Review for "The Line Becomes a River: Dispatches from the Border" by Francisco Cantu (2018) Rating: 4 out of 5 stars
In keeping with #NonfictionNovember, I really liked this book. I am glad that I did not read the many negative reviews of this before picking it up, much of which is not about the content but full of personal rancor towards the author, a former Border Patrol officer. Did these reviewers even read the book? Apparently not.
What the author does do is present a pretty fair and balanced view of U.S. and Mexican lives on both sides of the border. The first section covers his early days on patrol, catching people who activate sensors in the desert. There are many stories here–desperate immigrants wishing for a better life who are deserted by their coyotes (smugglers), people who live on the border whose properties are continually trashed and broken into by immigrants, those who aid cartels through drug smuggling. Both criminals and non-criminals are almost always rounded up and deported. There are also some pretty shocking accounts of Border Patrol agents being cruel and just plain racist (destroying immigrant water sources, calling them “wets”). In addition to this, the author describes countless dead bodies, those not fortunate enough to make it out of a scorching desert hell. The middle section of the book deals with Cantu’s moral conflicts and eventual disillusionment with the work after he is assigned to a desk job. The desk job involves profiling cartels, their victims almost always killed through unimaginable violence. Border Patrol officers have a particularly high turnover rate, which, for a morally conflicted person such as Cantu, is wholly understandable.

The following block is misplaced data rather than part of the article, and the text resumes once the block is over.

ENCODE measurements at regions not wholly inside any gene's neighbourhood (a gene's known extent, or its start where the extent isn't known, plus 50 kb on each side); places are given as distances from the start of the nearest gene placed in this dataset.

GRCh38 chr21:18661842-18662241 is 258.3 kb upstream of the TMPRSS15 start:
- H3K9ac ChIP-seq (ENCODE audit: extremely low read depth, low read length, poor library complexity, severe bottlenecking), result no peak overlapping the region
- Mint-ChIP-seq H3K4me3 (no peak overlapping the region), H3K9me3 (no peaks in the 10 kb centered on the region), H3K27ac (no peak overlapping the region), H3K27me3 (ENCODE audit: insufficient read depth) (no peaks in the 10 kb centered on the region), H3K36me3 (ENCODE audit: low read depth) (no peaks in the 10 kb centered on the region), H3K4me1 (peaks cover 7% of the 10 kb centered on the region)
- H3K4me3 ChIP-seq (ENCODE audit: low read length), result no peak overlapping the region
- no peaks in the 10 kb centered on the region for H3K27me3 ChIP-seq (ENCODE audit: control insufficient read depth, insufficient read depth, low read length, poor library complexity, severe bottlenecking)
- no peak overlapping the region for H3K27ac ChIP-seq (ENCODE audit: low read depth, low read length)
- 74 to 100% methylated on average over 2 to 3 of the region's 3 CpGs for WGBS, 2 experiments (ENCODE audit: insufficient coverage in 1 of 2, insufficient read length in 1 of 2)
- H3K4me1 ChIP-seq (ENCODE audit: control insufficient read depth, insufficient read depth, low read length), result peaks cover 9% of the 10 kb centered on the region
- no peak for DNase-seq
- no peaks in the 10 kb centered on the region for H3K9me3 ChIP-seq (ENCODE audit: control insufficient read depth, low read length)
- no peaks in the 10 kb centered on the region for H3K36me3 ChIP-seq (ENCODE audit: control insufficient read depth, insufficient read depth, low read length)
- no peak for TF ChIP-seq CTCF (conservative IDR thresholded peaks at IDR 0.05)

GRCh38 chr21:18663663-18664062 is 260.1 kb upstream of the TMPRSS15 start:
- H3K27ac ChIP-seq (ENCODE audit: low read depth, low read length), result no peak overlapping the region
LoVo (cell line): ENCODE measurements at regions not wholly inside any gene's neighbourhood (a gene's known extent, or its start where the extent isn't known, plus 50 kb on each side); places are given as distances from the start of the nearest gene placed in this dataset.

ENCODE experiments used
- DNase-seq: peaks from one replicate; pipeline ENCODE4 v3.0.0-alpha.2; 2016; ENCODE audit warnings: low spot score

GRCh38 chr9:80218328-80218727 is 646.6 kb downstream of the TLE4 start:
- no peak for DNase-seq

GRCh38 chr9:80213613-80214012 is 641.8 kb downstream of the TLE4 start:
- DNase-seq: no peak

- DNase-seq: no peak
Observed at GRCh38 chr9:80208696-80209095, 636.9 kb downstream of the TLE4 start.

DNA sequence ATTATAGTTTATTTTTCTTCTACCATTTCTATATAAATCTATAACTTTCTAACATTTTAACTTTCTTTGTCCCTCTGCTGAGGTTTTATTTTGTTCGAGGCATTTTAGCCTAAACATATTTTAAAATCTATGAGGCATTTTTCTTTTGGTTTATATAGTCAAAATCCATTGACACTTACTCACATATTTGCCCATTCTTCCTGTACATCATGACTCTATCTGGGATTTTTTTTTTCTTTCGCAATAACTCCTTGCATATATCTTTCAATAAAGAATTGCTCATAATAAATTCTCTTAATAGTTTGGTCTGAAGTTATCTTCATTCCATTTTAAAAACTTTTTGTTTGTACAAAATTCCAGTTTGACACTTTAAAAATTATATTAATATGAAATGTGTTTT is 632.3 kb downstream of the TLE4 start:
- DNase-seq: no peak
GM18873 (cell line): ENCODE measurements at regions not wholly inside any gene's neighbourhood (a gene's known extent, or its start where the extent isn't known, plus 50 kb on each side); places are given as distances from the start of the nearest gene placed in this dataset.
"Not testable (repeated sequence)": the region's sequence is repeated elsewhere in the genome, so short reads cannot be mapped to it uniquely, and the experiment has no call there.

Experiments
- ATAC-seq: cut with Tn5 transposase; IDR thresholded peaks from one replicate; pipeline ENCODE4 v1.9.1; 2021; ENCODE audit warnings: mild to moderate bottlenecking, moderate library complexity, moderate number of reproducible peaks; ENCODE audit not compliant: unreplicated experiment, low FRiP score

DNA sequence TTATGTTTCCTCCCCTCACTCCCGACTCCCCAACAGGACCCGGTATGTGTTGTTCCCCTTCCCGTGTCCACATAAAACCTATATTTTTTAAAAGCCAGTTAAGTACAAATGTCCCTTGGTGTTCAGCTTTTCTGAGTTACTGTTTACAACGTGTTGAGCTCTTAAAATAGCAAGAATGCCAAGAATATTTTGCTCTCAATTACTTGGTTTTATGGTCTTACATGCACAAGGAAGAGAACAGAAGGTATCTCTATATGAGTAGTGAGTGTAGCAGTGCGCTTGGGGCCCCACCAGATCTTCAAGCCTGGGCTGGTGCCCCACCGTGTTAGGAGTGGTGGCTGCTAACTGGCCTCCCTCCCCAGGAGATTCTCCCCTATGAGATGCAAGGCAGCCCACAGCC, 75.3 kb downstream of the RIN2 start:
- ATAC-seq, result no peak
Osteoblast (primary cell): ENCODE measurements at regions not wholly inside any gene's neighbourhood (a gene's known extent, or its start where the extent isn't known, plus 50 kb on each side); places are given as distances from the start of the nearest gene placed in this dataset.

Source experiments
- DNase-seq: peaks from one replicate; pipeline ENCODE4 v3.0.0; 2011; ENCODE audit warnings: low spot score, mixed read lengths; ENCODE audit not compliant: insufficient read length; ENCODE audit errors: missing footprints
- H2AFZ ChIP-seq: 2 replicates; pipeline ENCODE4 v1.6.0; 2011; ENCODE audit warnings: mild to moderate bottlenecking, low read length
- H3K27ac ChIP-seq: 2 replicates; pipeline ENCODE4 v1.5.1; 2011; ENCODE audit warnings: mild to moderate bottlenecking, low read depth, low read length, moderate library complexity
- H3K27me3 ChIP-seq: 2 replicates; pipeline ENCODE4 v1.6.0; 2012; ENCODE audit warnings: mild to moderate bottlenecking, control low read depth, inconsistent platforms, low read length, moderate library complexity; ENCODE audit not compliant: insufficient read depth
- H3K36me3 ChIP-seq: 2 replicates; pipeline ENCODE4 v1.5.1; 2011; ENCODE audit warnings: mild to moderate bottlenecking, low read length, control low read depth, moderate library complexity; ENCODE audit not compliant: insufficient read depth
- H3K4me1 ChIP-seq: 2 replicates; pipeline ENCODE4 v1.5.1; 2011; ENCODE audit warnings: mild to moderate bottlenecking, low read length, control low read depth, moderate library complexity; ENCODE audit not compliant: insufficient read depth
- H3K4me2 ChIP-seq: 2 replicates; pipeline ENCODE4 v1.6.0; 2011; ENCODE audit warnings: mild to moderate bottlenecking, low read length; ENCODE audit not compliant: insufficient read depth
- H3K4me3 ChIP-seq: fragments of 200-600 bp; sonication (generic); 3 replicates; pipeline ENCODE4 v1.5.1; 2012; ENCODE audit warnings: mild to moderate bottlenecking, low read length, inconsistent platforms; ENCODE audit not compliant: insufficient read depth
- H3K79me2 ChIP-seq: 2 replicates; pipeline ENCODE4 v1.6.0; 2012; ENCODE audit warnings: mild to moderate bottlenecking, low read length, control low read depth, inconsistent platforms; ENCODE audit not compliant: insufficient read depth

The last section of the book is the most poignant, in my opinion. After his departure from the Border Patrol, Cantu befriends a Mexican man from Oaxaca named Jose. Although he is undocumented, he is a hardworking man with a wife and three sons. Returning from a trip to visit his mother in Oaxaca, he is caught by Border Patrol attempting to cross back into the U.S. Cantu assists the family by showing up to his trial, getting him a lawyer, taking his sons to visit him in detention. I won’t tell you Jose’s fate, other than to say that the last part of this book is not the author’s but the voice of Jose himself.
Nowhere in this book does Cantu position himself in favor of U.S. Border Patrol policies. While participating in their enforcement as an officer, he is a part of the institutional violence against immigrants, which he acknowledges. The story of Jose is a good balancing act for the critics to show that immigration presents an ever present challenge with no easy solutions. People on both sides of the border ultimately suffer.
I recommend that you don’t read the negative reviews and read this book for yourself.